6. If you are making more toast than you can complete in the first batch, clean off the skillet with a paper towel after the first batch, then add the remaining butter and begin again at step one. (You can skip step 2 if you made enough egg mixture for all the toast you wish to make.)

Tip: As the toast cooks, you may want to add more butter to the skillet to give the toast the desired buttery, fried look. You can add more butter to the middle of the skillet and, as it melts, spread some around on the skillet under the pieces of toast.

Cranberry-Spice Icebox Cookies

Chris and I have gotten in the habit of taking homemade cookies to work for our lunches every day, but we usually run out of a weekend batch by Tuesday night, so I needed a way to make some quick cookies in the middle of the week.

Yes, I said every day. And no, we are not getting fat from this. I may eat a couple of cookies Monday through Friday, but I pay attention to my total calorie intake and I don’t eat near as many as I used to back when I was young and thought that chubby would never describe me. Anyone else ever had a point in their life where four big cookies was a small snack? And while Chris is eating more cookies than I am, since he gave up regular pop completely, he can afford to eat a few cookies.

Plus, there’s something good about eating fresh sweets instead of processed, store-bought sweets. Eaten in moderation, homemade cookies can add a little nutrition, especially those with nuts or cranberries or oatmeal in them. At least that’s what I tell myself.

Anyway, as I said, we keep running out of cookies mid-week, when I’m usually so busy I don’t have much time to mix up and bake cookies. So, last weekend I used the “Fourteen-in-one” cookie recipe from my Joy of Cooking to mix up some spice cookie dough. I mixed dried cranberries into half the dough, and the other half I left plain. Then, in the beloved icebox cookie tradition, I refrigerated the dough to pull out the cranberry-spice dough as needed during the week.

On Tuesday evening, I discovered it was easy as could be to slice off nine cranberry-spice cookies and bake them for about 10 minutes. After cooling for just a short while they were ready to store to eat over the next couple of days.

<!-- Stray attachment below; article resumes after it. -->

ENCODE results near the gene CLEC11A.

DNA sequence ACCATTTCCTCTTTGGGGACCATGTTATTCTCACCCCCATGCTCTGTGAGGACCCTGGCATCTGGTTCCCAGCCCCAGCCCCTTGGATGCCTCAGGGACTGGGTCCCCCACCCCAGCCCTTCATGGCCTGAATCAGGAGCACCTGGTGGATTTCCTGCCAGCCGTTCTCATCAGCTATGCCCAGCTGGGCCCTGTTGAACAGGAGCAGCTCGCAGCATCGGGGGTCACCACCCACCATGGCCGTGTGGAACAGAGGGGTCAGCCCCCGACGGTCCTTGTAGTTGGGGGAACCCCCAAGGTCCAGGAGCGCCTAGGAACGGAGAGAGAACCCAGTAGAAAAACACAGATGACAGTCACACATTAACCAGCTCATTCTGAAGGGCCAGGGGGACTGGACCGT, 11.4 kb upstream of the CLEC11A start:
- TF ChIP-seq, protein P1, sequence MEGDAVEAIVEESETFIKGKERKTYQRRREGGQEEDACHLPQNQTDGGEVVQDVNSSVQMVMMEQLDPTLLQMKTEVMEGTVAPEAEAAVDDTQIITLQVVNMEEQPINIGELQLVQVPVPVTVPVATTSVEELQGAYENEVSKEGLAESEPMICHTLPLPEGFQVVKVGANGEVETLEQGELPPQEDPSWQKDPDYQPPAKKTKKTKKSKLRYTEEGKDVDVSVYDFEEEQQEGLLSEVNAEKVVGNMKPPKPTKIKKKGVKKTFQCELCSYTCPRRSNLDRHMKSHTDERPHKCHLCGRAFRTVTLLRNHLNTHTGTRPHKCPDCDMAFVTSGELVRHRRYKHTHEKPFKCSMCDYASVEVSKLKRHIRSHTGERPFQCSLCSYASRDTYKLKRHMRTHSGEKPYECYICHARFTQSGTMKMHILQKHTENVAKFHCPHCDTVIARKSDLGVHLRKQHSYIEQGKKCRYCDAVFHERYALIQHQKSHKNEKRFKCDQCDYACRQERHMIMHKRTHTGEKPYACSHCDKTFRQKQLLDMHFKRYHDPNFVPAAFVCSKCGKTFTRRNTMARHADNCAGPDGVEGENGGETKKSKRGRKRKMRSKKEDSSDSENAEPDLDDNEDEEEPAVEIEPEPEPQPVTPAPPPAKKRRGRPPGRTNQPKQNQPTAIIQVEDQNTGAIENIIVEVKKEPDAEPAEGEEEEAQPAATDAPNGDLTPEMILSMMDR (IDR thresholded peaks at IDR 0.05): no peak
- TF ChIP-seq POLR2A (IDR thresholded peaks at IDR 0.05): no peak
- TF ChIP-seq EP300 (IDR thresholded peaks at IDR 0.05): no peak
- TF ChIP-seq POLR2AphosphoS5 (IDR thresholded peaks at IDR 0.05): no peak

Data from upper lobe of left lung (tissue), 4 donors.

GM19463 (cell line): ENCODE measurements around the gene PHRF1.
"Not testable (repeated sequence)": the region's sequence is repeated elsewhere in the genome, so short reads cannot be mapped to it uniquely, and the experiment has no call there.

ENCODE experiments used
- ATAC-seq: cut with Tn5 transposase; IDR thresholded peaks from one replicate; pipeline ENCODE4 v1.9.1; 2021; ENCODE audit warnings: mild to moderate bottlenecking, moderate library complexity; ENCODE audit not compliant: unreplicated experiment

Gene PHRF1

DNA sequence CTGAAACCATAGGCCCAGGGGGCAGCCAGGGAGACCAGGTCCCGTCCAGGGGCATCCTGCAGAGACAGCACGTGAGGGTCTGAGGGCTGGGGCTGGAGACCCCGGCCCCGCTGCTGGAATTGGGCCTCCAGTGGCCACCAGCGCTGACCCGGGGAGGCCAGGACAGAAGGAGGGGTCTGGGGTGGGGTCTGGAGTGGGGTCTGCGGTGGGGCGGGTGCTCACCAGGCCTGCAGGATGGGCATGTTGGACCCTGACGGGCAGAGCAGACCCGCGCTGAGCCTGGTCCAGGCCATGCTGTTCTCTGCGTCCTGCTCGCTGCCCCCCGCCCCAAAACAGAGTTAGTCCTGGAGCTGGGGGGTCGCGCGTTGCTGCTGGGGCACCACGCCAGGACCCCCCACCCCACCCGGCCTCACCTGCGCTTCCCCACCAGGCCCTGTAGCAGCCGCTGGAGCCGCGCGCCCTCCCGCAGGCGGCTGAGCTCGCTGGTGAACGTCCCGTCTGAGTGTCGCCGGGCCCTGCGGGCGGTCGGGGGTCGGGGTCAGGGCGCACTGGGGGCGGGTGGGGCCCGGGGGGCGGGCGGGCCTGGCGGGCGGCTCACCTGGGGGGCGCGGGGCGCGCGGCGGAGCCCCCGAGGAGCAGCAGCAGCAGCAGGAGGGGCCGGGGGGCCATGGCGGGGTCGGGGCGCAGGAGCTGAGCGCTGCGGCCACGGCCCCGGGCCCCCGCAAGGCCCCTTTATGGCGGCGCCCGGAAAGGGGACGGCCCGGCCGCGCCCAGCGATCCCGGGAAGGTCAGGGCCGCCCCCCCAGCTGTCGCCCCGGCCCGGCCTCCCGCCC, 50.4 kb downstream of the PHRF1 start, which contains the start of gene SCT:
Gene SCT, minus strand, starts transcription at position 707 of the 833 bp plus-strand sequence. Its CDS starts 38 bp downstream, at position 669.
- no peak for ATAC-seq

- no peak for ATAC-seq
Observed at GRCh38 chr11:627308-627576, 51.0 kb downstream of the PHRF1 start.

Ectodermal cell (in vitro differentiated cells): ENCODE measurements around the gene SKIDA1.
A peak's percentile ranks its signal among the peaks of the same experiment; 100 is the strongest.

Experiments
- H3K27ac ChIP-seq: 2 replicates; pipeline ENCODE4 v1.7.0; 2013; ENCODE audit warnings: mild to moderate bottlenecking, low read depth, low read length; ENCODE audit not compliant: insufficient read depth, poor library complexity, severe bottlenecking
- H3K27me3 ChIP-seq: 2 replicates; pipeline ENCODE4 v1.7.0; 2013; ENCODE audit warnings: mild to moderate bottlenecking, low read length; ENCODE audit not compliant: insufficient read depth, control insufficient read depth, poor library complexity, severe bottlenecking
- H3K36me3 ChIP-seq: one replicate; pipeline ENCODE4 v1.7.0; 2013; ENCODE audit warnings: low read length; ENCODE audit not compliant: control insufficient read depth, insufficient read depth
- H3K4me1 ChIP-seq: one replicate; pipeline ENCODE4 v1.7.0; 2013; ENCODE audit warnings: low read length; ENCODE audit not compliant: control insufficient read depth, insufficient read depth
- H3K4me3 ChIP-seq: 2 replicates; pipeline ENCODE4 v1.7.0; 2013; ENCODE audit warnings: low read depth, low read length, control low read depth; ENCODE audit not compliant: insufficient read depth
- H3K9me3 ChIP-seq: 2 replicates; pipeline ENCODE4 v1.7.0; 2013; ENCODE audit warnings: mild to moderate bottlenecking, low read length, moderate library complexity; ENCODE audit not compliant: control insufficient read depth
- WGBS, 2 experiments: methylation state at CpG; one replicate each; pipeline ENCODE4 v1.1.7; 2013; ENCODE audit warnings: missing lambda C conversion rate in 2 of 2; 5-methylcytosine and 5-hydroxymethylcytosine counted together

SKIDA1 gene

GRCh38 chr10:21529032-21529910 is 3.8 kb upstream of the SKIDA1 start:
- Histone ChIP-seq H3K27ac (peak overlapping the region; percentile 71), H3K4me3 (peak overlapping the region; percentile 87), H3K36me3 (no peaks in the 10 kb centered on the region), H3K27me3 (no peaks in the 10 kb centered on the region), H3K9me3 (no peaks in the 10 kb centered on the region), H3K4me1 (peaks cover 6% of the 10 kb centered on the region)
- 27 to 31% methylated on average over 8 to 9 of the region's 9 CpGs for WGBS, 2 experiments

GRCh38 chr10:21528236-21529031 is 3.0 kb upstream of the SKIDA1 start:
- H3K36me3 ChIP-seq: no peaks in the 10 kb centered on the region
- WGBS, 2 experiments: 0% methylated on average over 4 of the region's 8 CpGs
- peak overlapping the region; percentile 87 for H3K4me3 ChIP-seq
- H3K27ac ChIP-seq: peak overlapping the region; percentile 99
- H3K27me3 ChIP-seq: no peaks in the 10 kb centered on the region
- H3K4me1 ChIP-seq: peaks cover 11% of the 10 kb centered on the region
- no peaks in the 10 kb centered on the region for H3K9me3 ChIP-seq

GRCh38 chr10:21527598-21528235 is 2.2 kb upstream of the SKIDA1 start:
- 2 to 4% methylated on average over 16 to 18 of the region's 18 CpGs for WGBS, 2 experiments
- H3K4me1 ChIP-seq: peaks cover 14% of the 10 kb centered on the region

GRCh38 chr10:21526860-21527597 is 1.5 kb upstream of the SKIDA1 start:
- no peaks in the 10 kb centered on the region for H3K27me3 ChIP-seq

As for the other half of the dough, I plan to roll out the plain spice cookie dough this weekend and cut out cookies with Jonah using some Christmas cookie cutters and maybe the new dog bone cookie cutter my mom gave me at Thanksgiving.

Our poor dogs won’t get any, though. They’re all on a diet. So maybe I shouldn’t make any cookie shapes that will get their hopes up.


“Fourteen-in-one” cookie basic ingredients

2 ½ cups all-purpose flour
½ pound unsalted butter cut into 14 pieces, at room temperature (that’s 2 sticks)
1 cup superfine sugar (you can also pulse granulated sugar in a food processor for 1 minute)
½ teaspoon table salt
1 large egg yolk
1 large egg
2 teaspoons vanilla

To make them into spice cookies:

Substitute 1 cup packed light brown sugar for the sugar and add ¾ tsp ground cinnamon, ½ tsp ginger, ¼ tsp nutmeg, ¼ tsp allspice, and 1/8 tsp ground cloves to the flour.

Optional: dried cranberries (chopped or whole; you can mix them into the entire batter or into just half of it) 

On medium speed, mix butter, sugar and salt until fluffy. Add egg yolk, whole egg, vanilla and melted chocolate (or wet chocolate mixture) and mix until well blended. Reduce speed to low and add flour and spice mixture slowly until well combined. Divide dough in half. Roll the dough into a roll if you want to slice cookies from it after it’s chilled. If you want to roll cookies later, you can leave the dough in a dish shape. Wrap dough and refrigerate until firm. (At least 1 hour and up to several days. Dough may also be frozen for up to a month.)

Substitute 1 cup packed light brown sugar for the sugar and add ¾ tsp ground cinnamon, ½ tsp ginger, ¼ tsp nutmeg, ¼ tsp allspice, and 1/8 tsp ground cloves to the flour.


Optional: dried cranberries (chopped or whole; you can mix them into the entire batter or into just half of it)

Preheat oven to 375 degree F and prepare two cookie sheets with parchment paper.

You can slice the cookies in desired thickness and place about two inches apart on the cookie sheets.

For rolled cookies, on a well-floured surface, roll dough out to 1/8 inch thick. Cut cookies with cookie cutters. May re-roll scraps one time. Any scraps left over at this point should be rolled into balls, placed on a cookie sheet, and flattened. Place cookies on baking sheets and place sheets into oven (one on lower rack, one on upper). Bake for 6–10 minutes, rotating sheets half way through baking (watch closely for browning).

Bringing Back the Fudge of Youth

Some people don’t like fudge. As for me, I don’t have much trouble turning down fudge at a party. I can turn down gourmet fudge at a candy store. I can say no to the fudge that a co-worker brings from home. But I can’t turn down the fudge I grew up eating and learned to make as a kid—my mom’s “five-minute fudge” recipe.

I used to make that fudge for gifts when I was a teenager. I didn’t have much money to buy gifts, so Mom would give me the ingredients to make fudge, and I’d make up a batch or two as presents for my teachers, my friends, and my aunts and uncles.

The list of ingredients is like Christmas music to my ears—marshmallows, sugar, salt, vanilla, evaporated milk, butter, and chocolate—and nuts, if you like nuts. I do.

Of course, I always saved out some for me. I used to take a couple of pieces of fudge into the dark living room, lit only by the lights on the Christmas tree, and eat it slowly, looking at the tree and daydreaming, sipping a mug of hot tea or washing down the fudge with cold milk.

I took a bite of fudge, and I dreamed.